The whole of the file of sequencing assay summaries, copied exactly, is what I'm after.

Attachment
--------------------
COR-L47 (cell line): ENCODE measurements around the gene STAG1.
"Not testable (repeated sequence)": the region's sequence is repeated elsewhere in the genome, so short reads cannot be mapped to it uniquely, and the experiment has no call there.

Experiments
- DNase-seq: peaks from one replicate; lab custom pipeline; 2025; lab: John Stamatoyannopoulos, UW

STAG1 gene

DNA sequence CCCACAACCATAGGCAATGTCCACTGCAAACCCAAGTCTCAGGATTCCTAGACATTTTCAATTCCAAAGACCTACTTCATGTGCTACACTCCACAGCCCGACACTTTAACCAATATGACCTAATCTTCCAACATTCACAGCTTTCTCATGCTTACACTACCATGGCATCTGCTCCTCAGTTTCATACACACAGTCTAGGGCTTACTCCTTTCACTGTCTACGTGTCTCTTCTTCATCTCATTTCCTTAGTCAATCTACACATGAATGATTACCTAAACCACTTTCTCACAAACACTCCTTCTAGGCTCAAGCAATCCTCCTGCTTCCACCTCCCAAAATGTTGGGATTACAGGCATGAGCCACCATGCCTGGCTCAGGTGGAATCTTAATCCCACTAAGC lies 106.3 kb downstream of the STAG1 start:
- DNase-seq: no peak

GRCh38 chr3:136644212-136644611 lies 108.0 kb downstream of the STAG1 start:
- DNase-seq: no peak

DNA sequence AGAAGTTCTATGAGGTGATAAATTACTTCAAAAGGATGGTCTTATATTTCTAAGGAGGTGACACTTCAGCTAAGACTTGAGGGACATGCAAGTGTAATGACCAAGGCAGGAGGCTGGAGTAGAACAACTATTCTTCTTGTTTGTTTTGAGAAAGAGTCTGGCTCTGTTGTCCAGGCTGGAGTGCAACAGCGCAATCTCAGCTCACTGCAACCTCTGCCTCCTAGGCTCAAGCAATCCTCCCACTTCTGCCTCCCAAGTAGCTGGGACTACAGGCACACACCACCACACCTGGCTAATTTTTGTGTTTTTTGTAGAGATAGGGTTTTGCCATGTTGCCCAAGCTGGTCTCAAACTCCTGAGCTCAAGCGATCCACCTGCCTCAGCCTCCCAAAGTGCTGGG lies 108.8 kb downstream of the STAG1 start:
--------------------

COR-L47 (cell line): ENCODE measurements around the gene STAG1.
"Not testable (repeated sequence)": the region's sequence is repeated elsewhere in the genome, so short reads cannot be mapped to it uniquely, and the experiment has no call there.

Experiments
- DNase-seq: peaks from one replicate; lab custom pipeline; 2025; lab: John Stamatoyannopoulos, UW

STAG1 gene

DNA sequence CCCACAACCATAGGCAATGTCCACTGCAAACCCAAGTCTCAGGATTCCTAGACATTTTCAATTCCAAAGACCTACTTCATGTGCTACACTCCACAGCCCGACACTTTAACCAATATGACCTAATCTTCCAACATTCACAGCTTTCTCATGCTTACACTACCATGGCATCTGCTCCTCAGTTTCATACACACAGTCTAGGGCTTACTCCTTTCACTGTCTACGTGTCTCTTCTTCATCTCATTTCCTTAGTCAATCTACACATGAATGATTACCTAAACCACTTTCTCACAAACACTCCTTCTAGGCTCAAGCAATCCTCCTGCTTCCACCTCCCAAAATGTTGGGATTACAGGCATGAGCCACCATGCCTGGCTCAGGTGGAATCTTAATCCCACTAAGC lies 106.3 kb downstream of the STAG1 start:
- DNase-seq: no peak

GRCh38 chr3:136644212-136644611 lies 108.0 kb downstream of the STAG1 start:
- DNase-seq: no peak

DNA sequence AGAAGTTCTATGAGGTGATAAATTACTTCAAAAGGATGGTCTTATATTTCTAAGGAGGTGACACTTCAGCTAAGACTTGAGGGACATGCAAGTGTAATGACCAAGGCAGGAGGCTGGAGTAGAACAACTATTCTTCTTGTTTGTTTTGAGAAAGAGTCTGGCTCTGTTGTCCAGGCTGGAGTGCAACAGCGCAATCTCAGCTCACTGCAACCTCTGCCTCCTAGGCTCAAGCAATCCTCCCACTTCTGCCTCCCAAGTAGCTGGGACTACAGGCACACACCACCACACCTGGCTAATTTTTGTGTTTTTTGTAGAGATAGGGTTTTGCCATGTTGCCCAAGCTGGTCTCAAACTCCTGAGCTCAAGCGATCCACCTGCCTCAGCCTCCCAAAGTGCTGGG lies 108.8 kb downstream of the STAG1 start: